Wrongful dismissal: Wrongful dismissal occurs when an employee is fired without cause. Failure to provide the contractually required notice period is one example (think the condition did not clear summary dismissal)
Unfair dismissal: This is when an employer fires an employee for no apparent reason. The employer is required by law to demonstrate that the dismissal was justified. ex: an employee could have been fired unfairly for informing higher-ups about possible wrong doing within the company.
Redundancy: Dismissal because of redundancy may occur if the company had ceased operations or if those specific jobs were no longer necessary inside the company. Employees should be provided a notice of redundancy with compensation to facilitate or encourage a smooth transition.
Direct and Indirect discrimination
Direct discrimination: When you are treated in a different way and sometimes worse than someone else for specified reasons, this is known as direct discrimination. According to the Equality Act, you have been treated unfairly.
Indirect discrimination: when a practice, policy, or guideline applies to everybody in the similar way, but has a negative impact on certain people more than others.
Ex: a minimal height requirement for a position where height is not required to carry out the work.
2 Data protection and security law
Every person’s right to privacy includes the ability to govern the use of details about them, such as financial or health-related data. The following are the Data Protection Principles:
- Personal data should only be obtained for legitimate reasons
- Data should be meaningful and not excessive for that purpose
- Personal data should be accurate and up-to-date
- Data should be stored for no more than is necessary; and data should always be kept securely and not released to any third party without the employee’s consent.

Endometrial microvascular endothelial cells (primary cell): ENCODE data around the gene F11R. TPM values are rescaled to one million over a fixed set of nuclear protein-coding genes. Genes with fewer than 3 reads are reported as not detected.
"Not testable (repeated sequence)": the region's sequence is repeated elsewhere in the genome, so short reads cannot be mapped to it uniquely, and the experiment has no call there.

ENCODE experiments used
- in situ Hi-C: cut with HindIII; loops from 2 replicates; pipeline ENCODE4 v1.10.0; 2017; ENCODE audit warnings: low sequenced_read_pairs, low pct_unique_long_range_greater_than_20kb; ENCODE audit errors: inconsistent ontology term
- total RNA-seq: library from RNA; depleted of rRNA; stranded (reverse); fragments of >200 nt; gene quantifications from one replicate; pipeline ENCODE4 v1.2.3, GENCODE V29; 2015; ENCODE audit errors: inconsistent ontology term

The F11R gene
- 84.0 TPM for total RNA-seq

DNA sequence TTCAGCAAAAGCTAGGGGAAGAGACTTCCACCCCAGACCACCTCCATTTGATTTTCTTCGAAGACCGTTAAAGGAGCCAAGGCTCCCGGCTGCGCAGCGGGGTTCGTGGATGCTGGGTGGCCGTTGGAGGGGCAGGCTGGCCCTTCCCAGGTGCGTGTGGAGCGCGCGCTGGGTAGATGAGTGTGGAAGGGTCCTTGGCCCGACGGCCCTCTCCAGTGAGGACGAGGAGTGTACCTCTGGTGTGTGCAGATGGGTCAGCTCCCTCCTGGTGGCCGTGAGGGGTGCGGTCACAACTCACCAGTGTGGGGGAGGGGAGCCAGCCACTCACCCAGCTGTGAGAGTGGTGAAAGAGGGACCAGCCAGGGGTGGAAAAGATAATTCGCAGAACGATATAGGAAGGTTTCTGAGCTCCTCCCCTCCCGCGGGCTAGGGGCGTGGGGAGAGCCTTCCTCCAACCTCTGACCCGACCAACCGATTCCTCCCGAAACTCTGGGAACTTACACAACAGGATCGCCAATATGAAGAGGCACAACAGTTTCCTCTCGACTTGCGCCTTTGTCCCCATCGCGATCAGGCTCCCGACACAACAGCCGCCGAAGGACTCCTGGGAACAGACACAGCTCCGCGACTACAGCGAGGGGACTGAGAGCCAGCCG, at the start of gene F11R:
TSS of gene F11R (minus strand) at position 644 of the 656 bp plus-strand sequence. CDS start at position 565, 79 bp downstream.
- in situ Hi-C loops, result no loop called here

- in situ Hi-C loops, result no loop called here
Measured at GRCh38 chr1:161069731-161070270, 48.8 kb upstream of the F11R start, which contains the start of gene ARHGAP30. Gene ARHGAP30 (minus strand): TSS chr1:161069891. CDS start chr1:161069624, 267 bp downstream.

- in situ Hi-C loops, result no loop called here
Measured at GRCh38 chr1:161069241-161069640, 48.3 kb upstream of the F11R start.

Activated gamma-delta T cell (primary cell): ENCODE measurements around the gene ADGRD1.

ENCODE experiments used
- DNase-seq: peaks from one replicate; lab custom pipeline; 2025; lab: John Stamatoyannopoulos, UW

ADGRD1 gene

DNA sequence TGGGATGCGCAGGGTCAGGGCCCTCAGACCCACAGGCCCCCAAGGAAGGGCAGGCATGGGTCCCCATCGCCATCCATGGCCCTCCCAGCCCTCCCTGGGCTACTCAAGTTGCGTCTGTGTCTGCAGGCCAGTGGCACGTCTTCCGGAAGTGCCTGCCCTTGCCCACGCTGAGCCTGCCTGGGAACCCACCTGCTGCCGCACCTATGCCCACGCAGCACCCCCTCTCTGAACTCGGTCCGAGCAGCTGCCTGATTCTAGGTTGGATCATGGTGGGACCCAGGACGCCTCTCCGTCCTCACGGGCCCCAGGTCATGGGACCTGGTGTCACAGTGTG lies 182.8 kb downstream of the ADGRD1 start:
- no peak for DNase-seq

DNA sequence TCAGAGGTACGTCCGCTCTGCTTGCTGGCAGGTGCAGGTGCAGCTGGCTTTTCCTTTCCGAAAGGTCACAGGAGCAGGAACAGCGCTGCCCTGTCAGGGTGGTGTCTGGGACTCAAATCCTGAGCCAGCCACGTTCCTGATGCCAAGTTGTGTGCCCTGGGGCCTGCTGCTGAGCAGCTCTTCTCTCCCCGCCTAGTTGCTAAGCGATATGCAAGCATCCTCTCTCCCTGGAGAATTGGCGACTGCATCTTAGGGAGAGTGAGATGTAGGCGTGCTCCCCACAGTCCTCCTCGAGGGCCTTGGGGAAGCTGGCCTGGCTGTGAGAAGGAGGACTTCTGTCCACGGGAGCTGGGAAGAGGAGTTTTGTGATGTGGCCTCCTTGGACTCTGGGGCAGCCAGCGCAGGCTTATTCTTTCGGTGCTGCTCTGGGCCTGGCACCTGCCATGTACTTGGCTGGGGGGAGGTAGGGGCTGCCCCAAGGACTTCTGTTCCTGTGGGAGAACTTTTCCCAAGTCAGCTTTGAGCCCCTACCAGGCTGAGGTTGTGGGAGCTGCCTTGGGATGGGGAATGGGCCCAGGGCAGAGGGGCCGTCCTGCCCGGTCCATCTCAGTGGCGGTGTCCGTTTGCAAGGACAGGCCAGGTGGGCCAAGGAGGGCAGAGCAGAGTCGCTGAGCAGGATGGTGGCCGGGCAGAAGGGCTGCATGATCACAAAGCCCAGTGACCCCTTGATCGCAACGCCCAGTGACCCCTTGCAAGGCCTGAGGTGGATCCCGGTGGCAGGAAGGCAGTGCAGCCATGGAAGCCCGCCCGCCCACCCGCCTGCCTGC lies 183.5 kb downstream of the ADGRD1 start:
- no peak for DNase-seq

3 Health and safety
Employers in most countries are required by law to create a safe working environment for their employees. Accidents and diseases not only cost money, but they also damage a company’s reputation.
4 Consumer Protection
A consumer or customer is the person who purchases products and services that a company offers. Consumer rights or protection laws are aimed to safeguard buyers from being duped into purchase decisions based on false details or information. It also assures that in the event of a mistake, there are rules in place to hold firms liable for their conduct.
Consumer protection laws assure that,
- Consumers receive accurate and available details regarding the product or service for which they are paying.
- Businesses must guarantee for the standards of material.
- Personal information about customers should be kept private.
- No unreasonably high payment obligations should be imposed on consumers.
- While paying bills, consumers should be able to evaluate pricing and standards of quality of similar items.
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Must read FBT other notes
Chapter 1: Business Organization| F1/FBT ACCA notes
Chapter 2: Business Organization| F1/FBT ACCA notes